The Darkest Knight

The Duke in Disguise

His Bride

His Scandal

The Lord Next Door

My Lady's Guardian

Never Trust a Scoundrel

No Ordinary Groom

The Viscount in Her Bedroom

 
A Most Scandalous Engagement
by Gayle Callen
(Avon, $7.99, PG) ISBN 978-006-178344-9
**
Gayle Callen has received mixed reviews from TRR and her latest entry epitomizes that range from two to four hearts. A Most Scandalous Engagement has many good points but also some major distractions that kept me from totally enjoying the tale.

One major distraction is the character of the heroine. Lady Elizabeth Cabot was a heroine who I could never get fully behind, making it hard to root for her happily ever after with anyone, let alone the hero. And the hero was often manipulative, making it hard to fully embrace him. Although Peter Derby was a good guy with a caring heart, he also had some self-confidence issues due to the fact that he was not a blueblood. He earned his fortune, thus leaving him with no title and as the sister of a Duke, Elizabeth often thought he was beneath her, as did the rest of the ton. In order to get what he wanted, mainly Elizabeth, this caused Peter to prevaricate and use her secret as leverage.

The story opens as Peter realizes that Elizabeth is the subject of a nude painting hanging in his club. She and several friends are trying to get it and fail. The painting was supposed to be for a private collector. Peter knows it is Elizabeth because he has pined for her from afar almost their entire lives. They grew up together as neighbors. That same night, several of Peterís friends are with him and they bet they can discover the identity of the model. Elizabeth and her friends split up the men and plan to distract them from their course of action. Elizabeth gets to distract Peter.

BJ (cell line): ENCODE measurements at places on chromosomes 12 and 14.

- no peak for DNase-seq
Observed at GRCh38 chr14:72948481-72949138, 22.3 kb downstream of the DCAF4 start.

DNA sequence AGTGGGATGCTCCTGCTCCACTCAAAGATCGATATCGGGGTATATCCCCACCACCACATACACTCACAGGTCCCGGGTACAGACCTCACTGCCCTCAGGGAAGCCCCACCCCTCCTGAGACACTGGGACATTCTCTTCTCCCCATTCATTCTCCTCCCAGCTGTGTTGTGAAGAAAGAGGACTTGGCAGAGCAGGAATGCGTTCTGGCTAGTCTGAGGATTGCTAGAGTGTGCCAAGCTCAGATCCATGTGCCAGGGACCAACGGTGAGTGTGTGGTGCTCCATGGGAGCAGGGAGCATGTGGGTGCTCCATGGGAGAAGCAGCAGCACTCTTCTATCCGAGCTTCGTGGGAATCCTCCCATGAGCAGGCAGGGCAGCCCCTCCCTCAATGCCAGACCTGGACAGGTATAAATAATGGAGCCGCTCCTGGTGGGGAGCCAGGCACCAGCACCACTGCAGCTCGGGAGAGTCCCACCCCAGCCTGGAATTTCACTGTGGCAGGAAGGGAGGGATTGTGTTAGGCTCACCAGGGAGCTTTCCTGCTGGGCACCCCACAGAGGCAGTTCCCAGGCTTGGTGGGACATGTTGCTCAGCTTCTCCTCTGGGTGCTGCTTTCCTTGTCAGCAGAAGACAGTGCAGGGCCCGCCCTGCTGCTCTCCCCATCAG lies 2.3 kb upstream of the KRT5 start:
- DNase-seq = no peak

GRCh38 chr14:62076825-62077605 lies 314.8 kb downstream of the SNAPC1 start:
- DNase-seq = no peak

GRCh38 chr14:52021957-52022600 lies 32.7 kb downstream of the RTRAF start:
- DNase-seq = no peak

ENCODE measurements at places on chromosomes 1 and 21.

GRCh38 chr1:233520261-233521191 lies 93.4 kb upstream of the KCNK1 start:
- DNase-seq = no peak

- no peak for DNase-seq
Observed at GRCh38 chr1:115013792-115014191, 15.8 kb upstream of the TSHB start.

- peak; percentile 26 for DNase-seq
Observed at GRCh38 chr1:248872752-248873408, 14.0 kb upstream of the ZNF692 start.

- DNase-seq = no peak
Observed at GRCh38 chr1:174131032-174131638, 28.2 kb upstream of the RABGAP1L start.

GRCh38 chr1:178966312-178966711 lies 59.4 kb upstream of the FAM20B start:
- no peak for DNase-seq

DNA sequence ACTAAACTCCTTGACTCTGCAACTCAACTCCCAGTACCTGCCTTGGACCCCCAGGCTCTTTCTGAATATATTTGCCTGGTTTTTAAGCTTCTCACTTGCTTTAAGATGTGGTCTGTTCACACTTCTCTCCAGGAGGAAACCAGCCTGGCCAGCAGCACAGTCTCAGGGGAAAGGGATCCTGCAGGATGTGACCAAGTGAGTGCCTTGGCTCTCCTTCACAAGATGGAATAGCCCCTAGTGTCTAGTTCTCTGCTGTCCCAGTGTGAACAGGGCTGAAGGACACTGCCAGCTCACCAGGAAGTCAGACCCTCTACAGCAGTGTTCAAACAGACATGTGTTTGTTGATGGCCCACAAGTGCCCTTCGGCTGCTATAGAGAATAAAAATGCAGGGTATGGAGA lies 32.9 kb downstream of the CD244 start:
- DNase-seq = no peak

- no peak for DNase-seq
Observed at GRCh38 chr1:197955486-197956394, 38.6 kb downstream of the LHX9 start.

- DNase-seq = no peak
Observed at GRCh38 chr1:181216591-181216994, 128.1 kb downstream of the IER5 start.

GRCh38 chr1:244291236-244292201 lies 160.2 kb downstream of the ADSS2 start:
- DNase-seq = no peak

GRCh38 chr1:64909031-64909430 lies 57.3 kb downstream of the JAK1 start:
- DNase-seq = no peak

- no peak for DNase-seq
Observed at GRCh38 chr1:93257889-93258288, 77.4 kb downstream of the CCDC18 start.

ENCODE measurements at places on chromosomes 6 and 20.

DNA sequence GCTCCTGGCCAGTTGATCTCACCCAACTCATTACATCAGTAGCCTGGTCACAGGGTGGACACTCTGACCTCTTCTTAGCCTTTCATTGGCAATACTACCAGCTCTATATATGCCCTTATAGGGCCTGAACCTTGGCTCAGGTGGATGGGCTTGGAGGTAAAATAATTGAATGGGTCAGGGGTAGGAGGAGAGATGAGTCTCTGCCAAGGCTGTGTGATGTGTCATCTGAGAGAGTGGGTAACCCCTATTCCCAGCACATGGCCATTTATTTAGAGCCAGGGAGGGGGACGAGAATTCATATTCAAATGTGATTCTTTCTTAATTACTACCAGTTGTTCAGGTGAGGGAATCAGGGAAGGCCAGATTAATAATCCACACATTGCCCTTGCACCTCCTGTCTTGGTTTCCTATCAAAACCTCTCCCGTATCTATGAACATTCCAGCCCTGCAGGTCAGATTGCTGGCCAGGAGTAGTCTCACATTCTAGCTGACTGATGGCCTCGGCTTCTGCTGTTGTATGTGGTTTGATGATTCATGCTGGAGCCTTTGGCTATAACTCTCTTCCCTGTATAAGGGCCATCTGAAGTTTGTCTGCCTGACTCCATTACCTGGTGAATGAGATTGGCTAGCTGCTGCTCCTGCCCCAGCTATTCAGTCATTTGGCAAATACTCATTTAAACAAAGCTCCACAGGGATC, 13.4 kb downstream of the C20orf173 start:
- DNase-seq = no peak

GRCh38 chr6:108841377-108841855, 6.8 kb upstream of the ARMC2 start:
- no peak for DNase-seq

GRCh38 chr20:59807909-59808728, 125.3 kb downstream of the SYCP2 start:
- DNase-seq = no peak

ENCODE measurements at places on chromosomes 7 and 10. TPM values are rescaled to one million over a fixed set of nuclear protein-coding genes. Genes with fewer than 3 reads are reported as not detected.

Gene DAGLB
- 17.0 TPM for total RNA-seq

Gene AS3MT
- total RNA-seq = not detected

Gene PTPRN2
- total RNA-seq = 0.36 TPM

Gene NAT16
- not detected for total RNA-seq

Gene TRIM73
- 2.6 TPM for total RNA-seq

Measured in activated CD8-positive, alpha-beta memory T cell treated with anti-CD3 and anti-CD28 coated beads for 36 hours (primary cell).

Elizabeth is in her second season and remains unengaged. She has been pining for William, the brother of one of her friends, who doesnít seem to know she is alive. Another man, Lord Thomas, offered for her but Elizabeth turned him down. He ends up posing a threat to her, as he too has discovered the painting is of her. Elizabeth convinces Peter to pose as her fiancť as a ruse to protect herself from Lord Thomas. But the joke is on her, as she slowly falls in love with Peter.

There are several side stories, including one of Peterís sister Mary Ann, who is flaunting herself by playing billiards against men and winning. She is one of the more intriguing of the characters, but was so sulky through much of the beginning that it was hard to warm to her at first. William is never completely out of the picture for long, either.

I struggled with the lying, the conniving and ultimately the use of seduction as Peterís weapons. He basically convinces Elizabeth that he needs to teach her about love if she is to snare William. I just could never buy it completely.

Callenís style involves a lot of dialogue and often this is how she unveils her plot. At times I just could not appreciate this. The scenes seemed to go on forever and it felt that little of substance was really in the tale. This caused me to put the book down a lot and be reluctant to pick it back up. The ending picked up as things were revealed and honesty prevailed amongst the main characters, but for me, it was too little too late.

It is not often I find myself disliking a heroine this much, but Lady Elizabeth was self-centered through much of the tale and because she was so conniving in her actions with Peter, who was basically a good guy, it took me time to warm up to her. As seems to be the trend in this book, it was not soon enough to change my opinion of the story.

A Most Scandalous Engagement is a mixed bag of dialogues, seduction scenes and a rather convoluted story with several romances going on. Gatle Callen has written better.

--Shirley Lyons


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